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5 Lead Management Best Practices That Build Account-Based Marketing Success

Kayleigh Halko, and Andrea Tucker
This is a syndicated post, view the original post here

Co-written with Andrea Tucker, Director of Product Marketing, Oracle Marketing Cloud

Lead generation and lead management both play an equally important role in fueling the revenue engine for your business. Where lead generation creates interest among your target audiences, lead management tracks, manages, and engages these leads to qualify them for sales.

However, the rules of B2B engagement are quickly changing. Brands are embracing account-based marketing (ABM) strategies, which revolve around engaging the right buyers, not just generating thousands of unqualified leads. It brings together the right people in your organization to develop coordinated strategies for engaging, converting, and expanding target accounts. As B2B organizations prioritize lead quality over quantity, marketing and sales must take a sophisticated, data-driven approach to lead management. According to SiriusDecisions, there are three ways organizations can think about this:

  1. Large accounts: “A very small number of large existing or targeted accounts.” Some call this “one-to-one,” as this is when they employ highly targeted marketing and engagement tactics, such as including the company name in a piece of content, landing page, etc.
  2. Named accounts: “A moderate or larger number of defined existing or targeted accounts.” This is also known as “one-to-few” ABM.
  3. Industries/segments: “A moderate or larger number of new or existing accounts in the same vertical or other specific segment,” also known as “one-to-many” ABM.

Effective lead management improves alignment between marketing and sales to better identify and prioritize high-quality leads for sales outreach. This means focusing on key accounts with a high intent to buy. However, few organizations have a solid process to successfully prioritize and identify those accounts, impacting the organization’s ability to reach and exceed revenue targets.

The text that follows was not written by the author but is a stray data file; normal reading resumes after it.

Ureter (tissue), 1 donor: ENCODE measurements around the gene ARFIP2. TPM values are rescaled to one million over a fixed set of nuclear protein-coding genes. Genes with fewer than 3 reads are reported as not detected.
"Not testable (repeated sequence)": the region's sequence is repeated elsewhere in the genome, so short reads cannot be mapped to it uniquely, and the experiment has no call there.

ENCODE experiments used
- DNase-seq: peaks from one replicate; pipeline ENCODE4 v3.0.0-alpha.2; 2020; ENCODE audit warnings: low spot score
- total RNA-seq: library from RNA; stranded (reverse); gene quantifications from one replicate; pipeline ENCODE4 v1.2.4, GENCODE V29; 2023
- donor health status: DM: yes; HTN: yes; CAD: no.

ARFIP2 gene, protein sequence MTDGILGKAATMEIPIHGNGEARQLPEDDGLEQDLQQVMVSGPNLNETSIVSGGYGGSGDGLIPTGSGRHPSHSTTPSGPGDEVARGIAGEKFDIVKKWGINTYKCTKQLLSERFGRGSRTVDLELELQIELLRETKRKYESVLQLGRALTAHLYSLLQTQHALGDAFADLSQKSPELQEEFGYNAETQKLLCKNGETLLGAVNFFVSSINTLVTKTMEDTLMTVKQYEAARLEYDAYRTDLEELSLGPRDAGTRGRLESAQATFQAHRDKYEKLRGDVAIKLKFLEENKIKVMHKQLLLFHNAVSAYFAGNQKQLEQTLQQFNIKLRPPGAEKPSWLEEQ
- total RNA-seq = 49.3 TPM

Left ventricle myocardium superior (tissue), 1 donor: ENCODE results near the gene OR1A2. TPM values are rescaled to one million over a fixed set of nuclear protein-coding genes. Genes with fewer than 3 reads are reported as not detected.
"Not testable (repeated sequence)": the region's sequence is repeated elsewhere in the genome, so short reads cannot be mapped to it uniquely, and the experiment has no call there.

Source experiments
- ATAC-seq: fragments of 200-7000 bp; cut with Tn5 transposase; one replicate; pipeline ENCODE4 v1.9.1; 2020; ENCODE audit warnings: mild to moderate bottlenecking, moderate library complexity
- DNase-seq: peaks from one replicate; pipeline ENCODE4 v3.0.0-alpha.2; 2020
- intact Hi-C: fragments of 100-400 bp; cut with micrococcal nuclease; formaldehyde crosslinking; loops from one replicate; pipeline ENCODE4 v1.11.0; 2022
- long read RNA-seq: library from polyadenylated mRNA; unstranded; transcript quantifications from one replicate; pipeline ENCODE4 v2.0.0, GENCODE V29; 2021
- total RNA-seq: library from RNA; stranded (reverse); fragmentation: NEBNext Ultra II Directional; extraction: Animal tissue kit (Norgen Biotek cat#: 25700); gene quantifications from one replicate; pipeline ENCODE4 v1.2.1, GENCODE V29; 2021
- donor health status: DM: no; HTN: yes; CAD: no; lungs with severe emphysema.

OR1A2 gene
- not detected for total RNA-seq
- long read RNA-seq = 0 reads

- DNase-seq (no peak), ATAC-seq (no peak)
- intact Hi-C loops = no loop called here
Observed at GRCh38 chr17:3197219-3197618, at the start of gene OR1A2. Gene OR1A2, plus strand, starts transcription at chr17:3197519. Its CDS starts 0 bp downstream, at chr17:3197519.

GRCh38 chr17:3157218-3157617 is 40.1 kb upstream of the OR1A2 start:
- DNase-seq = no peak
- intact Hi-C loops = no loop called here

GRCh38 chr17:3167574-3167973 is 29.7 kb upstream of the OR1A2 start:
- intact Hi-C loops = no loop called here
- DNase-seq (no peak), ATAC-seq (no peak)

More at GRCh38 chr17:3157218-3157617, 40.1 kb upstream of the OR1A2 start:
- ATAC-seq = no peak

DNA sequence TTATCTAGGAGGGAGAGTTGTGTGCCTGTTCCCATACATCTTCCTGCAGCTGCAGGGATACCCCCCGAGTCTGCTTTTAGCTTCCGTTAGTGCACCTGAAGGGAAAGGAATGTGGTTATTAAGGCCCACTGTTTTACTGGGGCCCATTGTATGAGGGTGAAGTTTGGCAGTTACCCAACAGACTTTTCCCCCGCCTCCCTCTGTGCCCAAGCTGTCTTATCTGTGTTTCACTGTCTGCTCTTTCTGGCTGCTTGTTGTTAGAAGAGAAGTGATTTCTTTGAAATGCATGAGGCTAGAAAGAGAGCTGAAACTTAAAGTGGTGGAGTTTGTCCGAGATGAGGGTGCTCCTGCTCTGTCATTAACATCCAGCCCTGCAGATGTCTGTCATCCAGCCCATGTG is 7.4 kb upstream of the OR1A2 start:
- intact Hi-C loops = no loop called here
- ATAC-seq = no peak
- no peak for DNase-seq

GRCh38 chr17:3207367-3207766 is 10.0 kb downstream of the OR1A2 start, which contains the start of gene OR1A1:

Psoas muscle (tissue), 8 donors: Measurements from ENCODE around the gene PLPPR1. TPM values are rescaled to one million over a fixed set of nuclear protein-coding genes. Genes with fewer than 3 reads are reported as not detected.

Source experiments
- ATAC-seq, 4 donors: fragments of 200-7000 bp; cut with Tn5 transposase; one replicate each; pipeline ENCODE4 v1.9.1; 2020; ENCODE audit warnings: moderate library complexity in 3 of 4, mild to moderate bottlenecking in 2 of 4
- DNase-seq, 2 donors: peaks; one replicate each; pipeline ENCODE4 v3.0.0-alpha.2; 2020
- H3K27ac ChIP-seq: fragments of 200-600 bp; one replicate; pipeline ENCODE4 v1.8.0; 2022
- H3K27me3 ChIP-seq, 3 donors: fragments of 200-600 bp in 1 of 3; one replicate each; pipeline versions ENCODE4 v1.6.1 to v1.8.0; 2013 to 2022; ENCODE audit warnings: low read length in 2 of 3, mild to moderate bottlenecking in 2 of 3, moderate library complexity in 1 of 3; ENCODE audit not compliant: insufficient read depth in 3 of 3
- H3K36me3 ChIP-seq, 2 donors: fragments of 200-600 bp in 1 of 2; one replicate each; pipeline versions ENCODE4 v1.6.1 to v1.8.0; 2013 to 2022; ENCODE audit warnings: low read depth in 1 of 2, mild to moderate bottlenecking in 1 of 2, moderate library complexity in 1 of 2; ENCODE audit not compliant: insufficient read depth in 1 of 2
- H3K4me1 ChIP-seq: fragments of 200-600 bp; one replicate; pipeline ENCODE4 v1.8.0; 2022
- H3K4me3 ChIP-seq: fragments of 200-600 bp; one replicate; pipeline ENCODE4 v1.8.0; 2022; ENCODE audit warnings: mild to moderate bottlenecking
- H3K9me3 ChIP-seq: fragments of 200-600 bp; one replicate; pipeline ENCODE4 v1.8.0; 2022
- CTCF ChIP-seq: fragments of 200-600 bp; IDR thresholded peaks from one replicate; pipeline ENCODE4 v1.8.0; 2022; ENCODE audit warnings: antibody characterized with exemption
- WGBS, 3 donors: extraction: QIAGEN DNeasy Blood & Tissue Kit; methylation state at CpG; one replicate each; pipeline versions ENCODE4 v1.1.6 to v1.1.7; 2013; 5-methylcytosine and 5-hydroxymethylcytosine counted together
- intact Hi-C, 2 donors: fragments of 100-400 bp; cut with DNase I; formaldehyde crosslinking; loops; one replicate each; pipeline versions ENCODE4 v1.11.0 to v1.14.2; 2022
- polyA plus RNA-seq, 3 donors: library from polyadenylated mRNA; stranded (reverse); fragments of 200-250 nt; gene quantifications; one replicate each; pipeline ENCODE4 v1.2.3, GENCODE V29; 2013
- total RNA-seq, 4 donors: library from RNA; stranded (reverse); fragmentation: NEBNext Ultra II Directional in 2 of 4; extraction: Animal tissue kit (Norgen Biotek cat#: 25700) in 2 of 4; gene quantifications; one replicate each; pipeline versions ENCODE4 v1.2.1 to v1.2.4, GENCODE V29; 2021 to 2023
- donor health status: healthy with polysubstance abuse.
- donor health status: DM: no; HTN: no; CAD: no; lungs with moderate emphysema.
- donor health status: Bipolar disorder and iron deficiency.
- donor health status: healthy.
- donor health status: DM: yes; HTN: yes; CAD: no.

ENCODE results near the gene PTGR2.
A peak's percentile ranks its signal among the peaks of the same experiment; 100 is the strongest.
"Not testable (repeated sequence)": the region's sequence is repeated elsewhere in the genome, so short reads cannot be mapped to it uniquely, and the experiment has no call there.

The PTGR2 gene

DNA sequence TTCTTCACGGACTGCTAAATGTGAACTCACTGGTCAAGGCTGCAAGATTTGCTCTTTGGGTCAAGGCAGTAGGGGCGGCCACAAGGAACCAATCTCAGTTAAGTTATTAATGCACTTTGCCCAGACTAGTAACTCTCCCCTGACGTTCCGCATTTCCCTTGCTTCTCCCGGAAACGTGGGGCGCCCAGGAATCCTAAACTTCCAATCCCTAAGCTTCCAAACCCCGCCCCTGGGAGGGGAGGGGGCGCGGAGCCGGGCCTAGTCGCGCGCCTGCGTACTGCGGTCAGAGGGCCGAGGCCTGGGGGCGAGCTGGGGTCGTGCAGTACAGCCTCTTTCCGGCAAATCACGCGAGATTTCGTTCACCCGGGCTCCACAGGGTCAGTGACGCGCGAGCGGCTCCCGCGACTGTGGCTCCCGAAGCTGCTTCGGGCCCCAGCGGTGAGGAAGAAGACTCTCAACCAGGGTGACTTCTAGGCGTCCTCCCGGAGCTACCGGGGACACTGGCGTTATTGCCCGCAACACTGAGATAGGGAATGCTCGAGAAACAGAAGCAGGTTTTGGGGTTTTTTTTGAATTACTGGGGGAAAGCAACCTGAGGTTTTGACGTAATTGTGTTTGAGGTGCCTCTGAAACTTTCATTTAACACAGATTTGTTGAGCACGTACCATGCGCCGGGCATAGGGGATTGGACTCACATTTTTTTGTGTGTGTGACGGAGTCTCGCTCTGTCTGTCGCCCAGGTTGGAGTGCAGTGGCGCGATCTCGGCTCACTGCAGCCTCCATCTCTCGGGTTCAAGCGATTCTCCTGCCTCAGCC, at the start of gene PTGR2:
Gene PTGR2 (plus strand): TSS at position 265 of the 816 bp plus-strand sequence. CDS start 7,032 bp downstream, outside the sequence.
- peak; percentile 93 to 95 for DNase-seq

5 Core best practices to ABM success

1. Align sales and marketing around the buyer’s common goal. This has been a popular narrative in the B2B world as organizations work to create more seamless customer experiences across all channels. Every buyer journey is unique. Some may never interact with sales while others expect a high-touch, consultative experience. It’s up to sales and marketing to have unified goals and follow a cohesive brand story and approach to buyer engagement. Therefore, any combination of sales and marketing can be ready to assist buyers wherever they are in the decision-making process.

“The job of defining shared goals may at first glance seem like a marketing job, but there’s a key role for sales operations to play.” says Steve Silver, Service Director of Sales Operations Strategies at SiriusDecisions. “Sales ops is in a unique position to reach across organizational boundaries and help synthesize revenue generation targets handed down by sales leaders, provide practical suggestions for mapping go-to-market strategy to account and territory assignments, plus translate these decisions into reliable sales forecasting data so that even finance is working from the same clear picture as sales and marketing.”

2. Prioritize accounts. In order to identify and prioritize the right accounts, you need robust, connected data. Company data including location, industry, and revenue, plus online signals such as new acquisitions, hires and funding rounds can help you select accounts that are most likely to buy—even when it may not seem obvious to your sales operations or demand generation team. This data should integrate into your CRM environment, so both sales and marketing have a comprehensive view of the accounts. Marketing can leverage these insights to fuel marketing campaigns while sales can use data to guide account and territory planning. Your ABM approach (one-to-one, one-to-few, and one-to-many) will dictate how many accounts you need to select.